TRAVEL BACK IN TIME AND VISIT LOUISA MAY ALCOTT’S ORCHARD HO– USE
And that she did. Did you know Little Women would never have been written if Louisa had taken the advice of another publisher, James T. Fields, “Stick to your teaching, you can’t write,” he told the would-be novelist and then loaned her $40 for classroom supplies. “Being willful,” Louisa recounts in her journal, she had a ready reply for Fields, “ I won’t teach, and I can write, and I’ll prove it.”
Louisa May Alcott’s books continue to inspire us. Her life and times are still entertaining travelers. As a present day traveler to the Orchard House you will find a warm welcome while you immerse yourself in the life and times of Meg, Jo, Beth and Amy March, the beloved characters in Little Women. Louisa penned her semiautobiographical novel over 150 years ago in this modest clapboard dwelling on Concord’s Lexington Road that. Her fictional portrayal of the Marches mirrors many of her experiences about growing up in the 19th-century New England. Orchard House brings back familiar memories of Little Women house. Eighty percent of the furnishings and possessions in Orchard House belonged to the Alcott family.
When you visit the OrchardHouse you’ll step into Louisa’s time and life. As you step into each room you’ll enter a new chapter in Little Women.
VISIT LOUISA MAY ALCOTT, THE WOMAN BEHIND LITTLE WOMEN
You may enjoy this American Master’s, PBS presentation.
VISIT FRUITLANDS AND GET INSPIRED WITH ART AND TAKE A NATURE WALK
FruitLands has a rich history and has been host to some of the most famous people in America. Thoreau walked Prospect Hill and admired its view. Emerson visited Alcott here, and Louisa May (then 10), would relate her experience at Fruitlands in Little Women.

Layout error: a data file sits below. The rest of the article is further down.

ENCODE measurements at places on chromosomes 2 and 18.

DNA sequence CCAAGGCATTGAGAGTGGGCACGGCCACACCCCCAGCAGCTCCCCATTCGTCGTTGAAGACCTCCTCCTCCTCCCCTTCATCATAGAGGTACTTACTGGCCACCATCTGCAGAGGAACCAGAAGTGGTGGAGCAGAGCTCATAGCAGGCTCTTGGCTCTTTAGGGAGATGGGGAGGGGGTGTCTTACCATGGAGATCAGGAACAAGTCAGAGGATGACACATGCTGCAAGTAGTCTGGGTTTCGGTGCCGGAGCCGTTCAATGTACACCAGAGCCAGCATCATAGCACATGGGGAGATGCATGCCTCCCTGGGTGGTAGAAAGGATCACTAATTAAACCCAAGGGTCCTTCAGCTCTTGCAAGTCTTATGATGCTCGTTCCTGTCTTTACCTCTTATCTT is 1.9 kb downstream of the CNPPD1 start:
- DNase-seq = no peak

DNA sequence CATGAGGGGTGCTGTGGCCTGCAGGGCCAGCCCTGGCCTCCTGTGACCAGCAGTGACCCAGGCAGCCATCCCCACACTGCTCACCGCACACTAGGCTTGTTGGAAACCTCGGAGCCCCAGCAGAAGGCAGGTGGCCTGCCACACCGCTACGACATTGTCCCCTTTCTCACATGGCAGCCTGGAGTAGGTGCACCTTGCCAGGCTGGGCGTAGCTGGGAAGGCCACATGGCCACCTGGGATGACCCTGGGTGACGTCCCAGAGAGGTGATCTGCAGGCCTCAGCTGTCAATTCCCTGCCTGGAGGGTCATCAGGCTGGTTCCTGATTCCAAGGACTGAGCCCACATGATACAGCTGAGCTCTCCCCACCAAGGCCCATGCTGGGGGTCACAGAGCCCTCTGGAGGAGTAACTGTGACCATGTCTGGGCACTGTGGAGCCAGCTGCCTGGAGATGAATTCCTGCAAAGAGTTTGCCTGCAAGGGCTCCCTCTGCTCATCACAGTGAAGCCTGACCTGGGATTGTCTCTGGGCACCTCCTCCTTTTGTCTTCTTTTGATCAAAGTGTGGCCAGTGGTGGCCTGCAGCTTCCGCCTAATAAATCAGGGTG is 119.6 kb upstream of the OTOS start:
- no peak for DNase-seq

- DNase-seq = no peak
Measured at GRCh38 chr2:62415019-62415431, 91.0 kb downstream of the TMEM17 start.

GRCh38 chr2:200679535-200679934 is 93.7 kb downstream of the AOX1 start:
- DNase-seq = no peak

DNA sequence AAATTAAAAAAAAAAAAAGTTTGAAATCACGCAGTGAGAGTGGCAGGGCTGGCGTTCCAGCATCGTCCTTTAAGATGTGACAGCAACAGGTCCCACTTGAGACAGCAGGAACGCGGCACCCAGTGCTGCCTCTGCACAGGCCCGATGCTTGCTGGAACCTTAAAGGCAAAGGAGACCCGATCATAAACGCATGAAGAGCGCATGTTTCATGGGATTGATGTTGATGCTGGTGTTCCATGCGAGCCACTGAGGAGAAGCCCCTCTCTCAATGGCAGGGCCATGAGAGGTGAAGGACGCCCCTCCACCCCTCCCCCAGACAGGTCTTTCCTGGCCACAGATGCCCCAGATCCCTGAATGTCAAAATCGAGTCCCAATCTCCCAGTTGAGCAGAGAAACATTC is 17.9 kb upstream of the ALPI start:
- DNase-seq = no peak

Fruitlands Museum , founded in 1914 by Clara Endicott Sears, takes its name from an experimental Utopian Community led by Bronson Alcott and Charles Lane which took place on this site in 1843.
The Fruitlands campus includes:
• The Fruitlands Farmhouse, the site of an experiment in communal living led by Alcott and Lane in 1843
• The Shaker Museum, home to the largest archive of Harvard Shaker documents in the world
• The Native American Gallery, which houses a significant collection of artifacts that honor the spiritual presence and cultural history of the first Americans
• The Art Gallery, containing 100 Hudson River School landscape paintings, and significantly, over 230 nineteenth century vernacular portraits, the second largest collection in the country. The Art Gallery also hosts a variety of rotating exhibits throughout the year.
THE NATURE WALK
There are 3 miles of trails at Fruitlands that traverse our 210 acres of forest, wetlands, and meadows.
Download the educational Trail Map for a complete guide to the Fruitlands Trail system. This map including detailed educational material about the habitats and historic sites along the trails.
VISIT THOREAU THE FIRST GREEN MOVEMENT ADVOCATE
Your Eco-Friendly family vacation wouldn’t be complete without a visit to the ThoreauSociety.
The Thoreau Society’s offices are located at the birth house of Henry D. Thoreau (341 Virginia Road, Concord, Massachusetts), near Minute Man National Historical Park. The Thoreau Society is the oldest and largest organization devoted to an American author.
The Society has long contributed to the dissemination of knowledge about Thoreau by collecting books, manuscripts, and artifacts relating to Thoreau and his contemporaries, by encouraging the use of its collections, and by publishing two periodicals, TheThoreau Society Bulletin and the Concord Saunterer: A Journal of Thoreau Studies.
MORE AUTHOR AND WALKING TOURS
ConcordTours offered by the Concord Chamber of Commerce includes more author walking tours and many other walking tours.
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